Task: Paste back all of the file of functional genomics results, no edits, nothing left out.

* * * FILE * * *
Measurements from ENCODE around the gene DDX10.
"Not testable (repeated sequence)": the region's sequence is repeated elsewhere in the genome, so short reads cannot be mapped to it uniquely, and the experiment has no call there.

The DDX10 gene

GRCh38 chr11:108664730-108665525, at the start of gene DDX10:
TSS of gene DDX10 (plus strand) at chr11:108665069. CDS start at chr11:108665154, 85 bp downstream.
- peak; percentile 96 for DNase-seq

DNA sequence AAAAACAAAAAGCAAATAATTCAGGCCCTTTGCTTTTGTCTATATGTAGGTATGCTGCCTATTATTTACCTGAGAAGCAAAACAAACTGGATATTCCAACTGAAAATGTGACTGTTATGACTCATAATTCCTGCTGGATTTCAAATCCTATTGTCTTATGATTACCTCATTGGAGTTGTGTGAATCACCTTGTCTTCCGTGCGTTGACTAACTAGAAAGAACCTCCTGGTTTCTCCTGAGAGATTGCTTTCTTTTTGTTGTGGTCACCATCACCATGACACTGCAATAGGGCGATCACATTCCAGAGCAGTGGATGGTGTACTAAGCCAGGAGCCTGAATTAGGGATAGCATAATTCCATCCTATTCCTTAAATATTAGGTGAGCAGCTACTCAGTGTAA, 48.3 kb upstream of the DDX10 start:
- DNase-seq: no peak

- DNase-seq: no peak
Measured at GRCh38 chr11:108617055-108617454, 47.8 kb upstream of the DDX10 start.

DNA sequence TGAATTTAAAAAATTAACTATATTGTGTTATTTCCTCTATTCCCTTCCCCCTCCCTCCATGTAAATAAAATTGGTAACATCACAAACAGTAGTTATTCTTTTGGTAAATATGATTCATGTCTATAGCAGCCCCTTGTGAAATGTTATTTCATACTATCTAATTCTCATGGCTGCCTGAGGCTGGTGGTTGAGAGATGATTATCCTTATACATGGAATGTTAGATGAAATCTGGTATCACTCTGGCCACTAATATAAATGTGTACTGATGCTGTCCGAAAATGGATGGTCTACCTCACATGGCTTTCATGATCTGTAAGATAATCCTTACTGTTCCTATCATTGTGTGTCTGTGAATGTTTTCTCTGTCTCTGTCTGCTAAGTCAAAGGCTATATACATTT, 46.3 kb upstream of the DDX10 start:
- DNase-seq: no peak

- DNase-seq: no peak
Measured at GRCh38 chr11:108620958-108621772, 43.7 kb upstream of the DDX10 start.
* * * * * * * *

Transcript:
Measurements from ENCODE around the gene DDX10.
"Not testable (repeated sequence)": the region's sequence is repeated elsewhere in the genome, so short reads cannot be mapped to it uniquely, and the experiment has no call there.

The DDX10 gene

GRCh38 chr11:108664730-108665525, at the start of gene DDX10:
TSS of gene DDX10 (plus strand) at chr11:108665069. CDS start at chr11:108665154, 85 bp downstream.
- peak; percentile 96 for DNase-seq

DNA sequence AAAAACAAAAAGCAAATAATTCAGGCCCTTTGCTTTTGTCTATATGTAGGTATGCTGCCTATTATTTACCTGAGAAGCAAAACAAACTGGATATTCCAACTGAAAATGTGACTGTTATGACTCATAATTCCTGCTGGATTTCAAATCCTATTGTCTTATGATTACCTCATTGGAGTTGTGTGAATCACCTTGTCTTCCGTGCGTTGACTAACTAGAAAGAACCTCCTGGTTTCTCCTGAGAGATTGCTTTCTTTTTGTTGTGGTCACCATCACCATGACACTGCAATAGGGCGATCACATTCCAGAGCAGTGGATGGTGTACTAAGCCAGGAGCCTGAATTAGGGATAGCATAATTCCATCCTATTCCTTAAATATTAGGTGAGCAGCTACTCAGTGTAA, 48.3 kb upstream of the DDX10 start:
- DNase-seq: no peak

- DNase-seq: no peak
Measured at GRCh38 chr11:108617055-108617454, 47.8 kb upstream of the DDX10 start.

DNA sequence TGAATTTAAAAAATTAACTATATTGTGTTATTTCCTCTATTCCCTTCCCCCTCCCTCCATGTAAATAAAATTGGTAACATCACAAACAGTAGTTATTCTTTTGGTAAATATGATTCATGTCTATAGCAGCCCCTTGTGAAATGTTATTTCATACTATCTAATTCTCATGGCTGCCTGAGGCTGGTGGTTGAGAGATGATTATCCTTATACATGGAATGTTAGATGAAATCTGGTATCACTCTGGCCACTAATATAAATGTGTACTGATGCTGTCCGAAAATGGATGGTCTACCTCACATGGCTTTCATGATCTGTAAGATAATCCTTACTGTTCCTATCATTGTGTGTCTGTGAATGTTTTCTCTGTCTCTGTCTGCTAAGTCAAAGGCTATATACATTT, 46.3 kb upstream of the DDX10 start:
- DNase-seq: no peak

- DNase-seq: no peak
Measured at GRCh38 chr11:108620958-108621772, 43.7 kb upstream of the DDX10 start.